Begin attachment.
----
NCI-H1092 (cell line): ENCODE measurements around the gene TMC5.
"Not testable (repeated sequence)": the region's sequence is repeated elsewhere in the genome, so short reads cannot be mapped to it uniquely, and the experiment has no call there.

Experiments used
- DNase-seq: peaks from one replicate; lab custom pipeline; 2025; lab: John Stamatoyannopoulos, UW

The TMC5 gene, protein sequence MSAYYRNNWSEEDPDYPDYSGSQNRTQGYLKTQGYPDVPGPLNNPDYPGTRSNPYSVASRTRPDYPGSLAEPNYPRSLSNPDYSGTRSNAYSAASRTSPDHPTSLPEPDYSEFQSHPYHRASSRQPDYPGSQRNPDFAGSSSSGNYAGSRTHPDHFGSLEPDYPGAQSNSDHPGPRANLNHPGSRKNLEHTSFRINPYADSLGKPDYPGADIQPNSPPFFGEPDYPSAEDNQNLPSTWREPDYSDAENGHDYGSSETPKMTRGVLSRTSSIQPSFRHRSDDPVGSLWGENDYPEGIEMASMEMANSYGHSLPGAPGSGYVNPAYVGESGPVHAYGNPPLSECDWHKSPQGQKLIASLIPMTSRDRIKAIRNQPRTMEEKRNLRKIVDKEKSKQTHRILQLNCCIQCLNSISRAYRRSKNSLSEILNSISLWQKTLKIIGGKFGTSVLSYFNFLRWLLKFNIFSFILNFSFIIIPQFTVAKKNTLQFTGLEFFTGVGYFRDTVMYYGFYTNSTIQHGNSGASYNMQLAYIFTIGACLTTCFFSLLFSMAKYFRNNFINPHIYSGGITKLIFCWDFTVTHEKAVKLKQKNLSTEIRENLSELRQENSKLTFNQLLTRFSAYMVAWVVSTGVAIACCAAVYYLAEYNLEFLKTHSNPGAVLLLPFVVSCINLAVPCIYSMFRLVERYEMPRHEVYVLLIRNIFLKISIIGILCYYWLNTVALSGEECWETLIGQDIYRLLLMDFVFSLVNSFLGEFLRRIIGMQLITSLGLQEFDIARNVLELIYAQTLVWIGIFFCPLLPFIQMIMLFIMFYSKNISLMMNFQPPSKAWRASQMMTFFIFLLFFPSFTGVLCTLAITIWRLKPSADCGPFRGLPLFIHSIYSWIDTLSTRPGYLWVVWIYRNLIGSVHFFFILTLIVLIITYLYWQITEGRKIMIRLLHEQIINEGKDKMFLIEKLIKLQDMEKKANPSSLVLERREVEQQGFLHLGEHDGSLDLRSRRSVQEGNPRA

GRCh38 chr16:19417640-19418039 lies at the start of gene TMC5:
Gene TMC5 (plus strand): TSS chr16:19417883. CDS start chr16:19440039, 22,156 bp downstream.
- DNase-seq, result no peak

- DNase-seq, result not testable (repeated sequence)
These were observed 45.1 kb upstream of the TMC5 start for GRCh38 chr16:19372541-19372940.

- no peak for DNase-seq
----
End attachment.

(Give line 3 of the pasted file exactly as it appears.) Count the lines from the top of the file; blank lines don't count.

Experiments used